Sundy Best W/ Tyler Childers At Exit/In

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Sundy Best W/ Tyler Childers At Exit/In
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In the universe of music-making, countless debates have been had comparing and contrasting less vs. more, style vs. substance, form vs. function. Those debates have little merit if the final product isn't excellent. Quality trumps all other quantitative discussions.

When you look at the recent output of Sundy Best, the Lexington, Ky.-bred duo comprising Kris Bentley and Nick Jamerson, you certainly see they have the "quantity" side taken care of. Since signing with eOne Music in 2013, the band has released three separate studio projects — a deluxe version of their independently produced album Door Without A Screen, early 2014's Bring Up The Sun, and now, a brand new collection of songs titled Salvation City.

People just getting their first taste of Sundy Best over the past couple of years might have chosen to look simply at the form the band took — Jamerson on an acoustic guitar, Bentley on a cajón drum — and overlook the function the sparseness served, delivering raw, yet powerful down-home sonic merged with the childhood friends' intertwining vocals.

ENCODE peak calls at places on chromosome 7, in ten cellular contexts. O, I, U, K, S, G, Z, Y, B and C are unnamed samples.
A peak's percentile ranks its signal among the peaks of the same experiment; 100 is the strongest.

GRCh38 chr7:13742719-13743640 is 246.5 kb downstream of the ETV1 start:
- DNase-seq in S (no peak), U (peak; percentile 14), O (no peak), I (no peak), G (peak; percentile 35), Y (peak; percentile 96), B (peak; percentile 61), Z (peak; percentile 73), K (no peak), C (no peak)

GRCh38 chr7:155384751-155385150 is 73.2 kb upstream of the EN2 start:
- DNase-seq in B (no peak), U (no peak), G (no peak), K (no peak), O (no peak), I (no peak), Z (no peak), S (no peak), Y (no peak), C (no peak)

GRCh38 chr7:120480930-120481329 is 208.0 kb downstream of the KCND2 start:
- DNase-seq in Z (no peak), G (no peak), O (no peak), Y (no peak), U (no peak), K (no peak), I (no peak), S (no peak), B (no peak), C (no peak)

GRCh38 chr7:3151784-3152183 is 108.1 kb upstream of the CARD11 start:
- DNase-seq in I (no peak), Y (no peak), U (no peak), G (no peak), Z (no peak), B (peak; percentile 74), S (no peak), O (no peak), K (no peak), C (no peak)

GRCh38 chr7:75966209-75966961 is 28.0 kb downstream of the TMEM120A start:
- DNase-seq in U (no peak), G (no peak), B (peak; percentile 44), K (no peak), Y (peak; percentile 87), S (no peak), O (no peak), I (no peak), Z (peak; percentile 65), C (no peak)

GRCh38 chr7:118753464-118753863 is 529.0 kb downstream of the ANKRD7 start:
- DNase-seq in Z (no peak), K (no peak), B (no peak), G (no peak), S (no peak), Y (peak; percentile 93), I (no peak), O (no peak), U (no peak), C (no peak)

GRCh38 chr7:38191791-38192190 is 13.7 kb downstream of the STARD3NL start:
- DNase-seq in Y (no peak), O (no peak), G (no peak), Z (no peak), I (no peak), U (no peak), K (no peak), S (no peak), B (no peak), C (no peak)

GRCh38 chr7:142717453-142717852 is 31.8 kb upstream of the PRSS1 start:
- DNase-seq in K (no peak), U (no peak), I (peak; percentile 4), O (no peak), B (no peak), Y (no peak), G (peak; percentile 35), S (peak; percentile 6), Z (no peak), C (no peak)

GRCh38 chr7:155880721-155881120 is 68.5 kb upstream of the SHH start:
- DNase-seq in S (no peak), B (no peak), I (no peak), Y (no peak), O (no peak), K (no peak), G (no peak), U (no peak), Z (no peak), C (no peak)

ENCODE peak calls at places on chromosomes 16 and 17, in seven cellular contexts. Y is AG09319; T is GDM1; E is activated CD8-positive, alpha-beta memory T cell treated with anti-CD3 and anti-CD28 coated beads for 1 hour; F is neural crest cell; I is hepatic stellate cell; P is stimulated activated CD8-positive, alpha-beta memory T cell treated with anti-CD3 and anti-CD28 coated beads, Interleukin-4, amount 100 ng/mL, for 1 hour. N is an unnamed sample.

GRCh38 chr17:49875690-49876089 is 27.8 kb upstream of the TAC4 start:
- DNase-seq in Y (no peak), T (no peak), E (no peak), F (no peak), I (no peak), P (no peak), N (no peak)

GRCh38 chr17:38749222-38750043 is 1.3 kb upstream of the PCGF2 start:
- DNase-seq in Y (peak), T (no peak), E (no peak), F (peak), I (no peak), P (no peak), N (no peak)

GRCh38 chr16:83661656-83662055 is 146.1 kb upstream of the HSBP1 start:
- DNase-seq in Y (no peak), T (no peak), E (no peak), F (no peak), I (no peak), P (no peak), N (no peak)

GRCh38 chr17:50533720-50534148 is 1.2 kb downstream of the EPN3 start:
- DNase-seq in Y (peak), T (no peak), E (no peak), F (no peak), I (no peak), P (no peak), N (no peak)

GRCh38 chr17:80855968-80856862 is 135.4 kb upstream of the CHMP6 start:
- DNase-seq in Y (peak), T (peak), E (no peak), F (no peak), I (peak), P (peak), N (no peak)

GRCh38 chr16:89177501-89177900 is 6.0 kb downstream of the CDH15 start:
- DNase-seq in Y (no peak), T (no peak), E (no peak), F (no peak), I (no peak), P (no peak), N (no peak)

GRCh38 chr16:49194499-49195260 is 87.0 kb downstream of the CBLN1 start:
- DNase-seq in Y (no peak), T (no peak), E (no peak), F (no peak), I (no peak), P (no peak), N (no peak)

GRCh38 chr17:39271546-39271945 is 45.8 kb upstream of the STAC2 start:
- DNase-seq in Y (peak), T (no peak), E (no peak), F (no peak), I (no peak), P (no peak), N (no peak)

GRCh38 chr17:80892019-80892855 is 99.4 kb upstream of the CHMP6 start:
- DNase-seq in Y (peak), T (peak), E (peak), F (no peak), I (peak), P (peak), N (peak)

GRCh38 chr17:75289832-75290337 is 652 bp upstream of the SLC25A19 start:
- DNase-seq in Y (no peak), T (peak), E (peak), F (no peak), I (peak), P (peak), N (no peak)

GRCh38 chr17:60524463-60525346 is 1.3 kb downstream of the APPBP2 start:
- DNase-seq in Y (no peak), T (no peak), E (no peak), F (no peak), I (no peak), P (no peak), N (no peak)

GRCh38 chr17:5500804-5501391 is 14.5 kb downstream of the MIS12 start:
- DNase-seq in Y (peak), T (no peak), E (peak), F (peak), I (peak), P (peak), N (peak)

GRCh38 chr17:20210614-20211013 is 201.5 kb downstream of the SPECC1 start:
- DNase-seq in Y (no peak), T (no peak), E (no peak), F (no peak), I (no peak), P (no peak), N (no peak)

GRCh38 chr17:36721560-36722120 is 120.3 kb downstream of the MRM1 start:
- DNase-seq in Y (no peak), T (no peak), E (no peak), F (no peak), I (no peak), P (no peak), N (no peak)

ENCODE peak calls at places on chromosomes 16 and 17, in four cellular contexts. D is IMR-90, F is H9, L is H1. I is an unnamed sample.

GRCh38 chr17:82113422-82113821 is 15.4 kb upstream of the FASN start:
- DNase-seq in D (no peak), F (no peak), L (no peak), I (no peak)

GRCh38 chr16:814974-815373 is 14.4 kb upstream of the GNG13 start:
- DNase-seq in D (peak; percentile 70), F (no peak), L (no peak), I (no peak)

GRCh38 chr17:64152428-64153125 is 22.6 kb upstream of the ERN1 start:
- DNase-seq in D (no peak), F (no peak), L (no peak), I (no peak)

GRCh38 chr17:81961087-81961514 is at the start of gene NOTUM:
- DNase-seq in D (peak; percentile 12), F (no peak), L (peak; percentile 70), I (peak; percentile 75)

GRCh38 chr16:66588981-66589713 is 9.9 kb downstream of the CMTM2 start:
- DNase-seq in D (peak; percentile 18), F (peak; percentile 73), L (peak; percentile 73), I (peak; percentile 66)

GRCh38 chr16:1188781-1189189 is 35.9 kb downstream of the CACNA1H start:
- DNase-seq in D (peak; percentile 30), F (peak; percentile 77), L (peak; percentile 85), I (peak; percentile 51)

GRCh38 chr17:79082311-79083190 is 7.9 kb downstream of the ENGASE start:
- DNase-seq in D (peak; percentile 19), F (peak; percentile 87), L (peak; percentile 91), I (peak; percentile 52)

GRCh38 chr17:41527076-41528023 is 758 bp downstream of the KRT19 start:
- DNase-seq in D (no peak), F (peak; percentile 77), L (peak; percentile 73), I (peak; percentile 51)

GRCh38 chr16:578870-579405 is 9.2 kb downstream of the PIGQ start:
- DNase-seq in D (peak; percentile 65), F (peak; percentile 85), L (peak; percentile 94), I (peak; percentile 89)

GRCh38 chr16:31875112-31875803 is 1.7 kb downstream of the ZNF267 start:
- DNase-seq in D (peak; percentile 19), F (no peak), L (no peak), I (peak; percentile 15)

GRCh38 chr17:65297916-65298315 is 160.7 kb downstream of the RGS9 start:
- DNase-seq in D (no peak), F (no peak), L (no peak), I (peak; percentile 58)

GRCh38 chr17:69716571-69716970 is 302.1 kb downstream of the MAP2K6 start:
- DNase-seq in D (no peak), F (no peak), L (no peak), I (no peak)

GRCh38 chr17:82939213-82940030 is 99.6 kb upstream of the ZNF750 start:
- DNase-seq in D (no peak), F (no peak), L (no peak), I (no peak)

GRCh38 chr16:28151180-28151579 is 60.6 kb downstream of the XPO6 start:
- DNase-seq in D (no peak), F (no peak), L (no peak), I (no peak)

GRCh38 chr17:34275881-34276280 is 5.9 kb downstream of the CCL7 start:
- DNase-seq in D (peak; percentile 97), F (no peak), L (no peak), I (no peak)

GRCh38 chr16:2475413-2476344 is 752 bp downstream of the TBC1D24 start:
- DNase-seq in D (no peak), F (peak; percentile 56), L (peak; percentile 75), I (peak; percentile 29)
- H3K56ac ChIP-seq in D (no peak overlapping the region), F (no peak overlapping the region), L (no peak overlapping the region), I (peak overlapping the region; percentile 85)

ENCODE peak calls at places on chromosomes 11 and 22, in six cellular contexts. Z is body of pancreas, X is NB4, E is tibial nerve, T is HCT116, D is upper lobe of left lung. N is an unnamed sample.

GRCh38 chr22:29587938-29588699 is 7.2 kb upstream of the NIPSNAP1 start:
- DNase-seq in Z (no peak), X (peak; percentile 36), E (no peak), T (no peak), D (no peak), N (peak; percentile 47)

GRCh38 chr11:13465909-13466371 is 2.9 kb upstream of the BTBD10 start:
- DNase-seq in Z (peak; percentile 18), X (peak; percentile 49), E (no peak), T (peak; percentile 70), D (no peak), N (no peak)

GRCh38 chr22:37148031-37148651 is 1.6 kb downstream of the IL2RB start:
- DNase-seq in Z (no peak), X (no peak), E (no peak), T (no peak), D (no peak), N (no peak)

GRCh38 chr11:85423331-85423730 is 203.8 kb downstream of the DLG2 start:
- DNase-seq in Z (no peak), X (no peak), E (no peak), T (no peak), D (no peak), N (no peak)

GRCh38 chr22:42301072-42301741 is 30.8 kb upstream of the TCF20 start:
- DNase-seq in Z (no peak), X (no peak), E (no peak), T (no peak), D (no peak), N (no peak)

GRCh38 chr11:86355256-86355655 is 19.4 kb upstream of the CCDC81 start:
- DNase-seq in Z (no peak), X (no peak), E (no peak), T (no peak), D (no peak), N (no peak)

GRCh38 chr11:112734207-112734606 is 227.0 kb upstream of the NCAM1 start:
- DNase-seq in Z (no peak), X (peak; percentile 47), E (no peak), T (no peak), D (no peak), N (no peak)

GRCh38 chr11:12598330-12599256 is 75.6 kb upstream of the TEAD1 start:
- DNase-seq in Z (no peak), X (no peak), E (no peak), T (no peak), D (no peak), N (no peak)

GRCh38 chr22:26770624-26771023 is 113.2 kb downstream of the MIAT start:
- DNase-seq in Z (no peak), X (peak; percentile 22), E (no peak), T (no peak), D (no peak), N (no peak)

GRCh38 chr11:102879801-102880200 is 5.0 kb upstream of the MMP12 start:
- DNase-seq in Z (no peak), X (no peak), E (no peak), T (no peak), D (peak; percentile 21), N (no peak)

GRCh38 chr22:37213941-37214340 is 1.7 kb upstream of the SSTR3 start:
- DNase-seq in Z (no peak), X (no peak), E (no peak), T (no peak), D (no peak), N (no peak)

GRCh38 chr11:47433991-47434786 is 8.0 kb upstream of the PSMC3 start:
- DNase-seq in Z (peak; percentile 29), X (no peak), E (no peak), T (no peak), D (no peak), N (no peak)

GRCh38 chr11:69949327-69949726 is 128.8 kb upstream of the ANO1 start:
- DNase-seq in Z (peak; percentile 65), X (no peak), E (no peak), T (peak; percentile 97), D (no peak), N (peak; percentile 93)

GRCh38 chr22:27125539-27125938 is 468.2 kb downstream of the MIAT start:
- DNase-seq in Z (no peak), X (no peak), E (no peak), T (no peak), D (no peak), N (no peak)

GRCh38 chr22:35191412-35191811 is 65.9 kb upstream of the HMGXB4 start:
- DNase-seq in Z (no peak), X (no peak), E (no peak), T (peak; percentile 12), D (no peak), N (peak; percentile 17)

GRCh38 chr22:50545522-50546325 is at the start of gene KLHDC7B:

For Salvation City's season, though, Jamerson and Bentley have chosen to flip the switch, not only adding more electric instrumentation to the mix, but also adding to the variety of styles the band was already playing adeptly in. The music and ideas on Salvation City fit anywhere and everywhere simultaneously, a challenge in an era that demands easy identifiers, especially when it comes to music.
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Nestled in the foothills of the Appalachian Mountains in Kentucky is a little town called, Paintsville, where the economy is dependent on the dying coal industry and a tradition of music thrives with the US 23 Country Music Highway Museum and Butcher Hollow. Carrying on the music tradition is native son and current Lexington, Kentucky resident, Tyler Childers.

Paintsville is located in the Big Sandy River Valley of Johnson County in Eastern Kentucky made famous for its lawlessness, religion, and booze, and a song about a horse thief, a rambling man, and an attempt to gain some good ol' Appalachian self-justice is what "William Hill" is all about. Following his "Papaw" around to the Kentucky social institutions – church events and barber shops to name a few– as well as a lot of coon hunting with his dad, Tyler has heard a tale or two about the misadventures of a few good ol' boys and he gives his own spin of these accounts behind a whisky-soaked voice well beyond his age of 22.
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By: Exit/In

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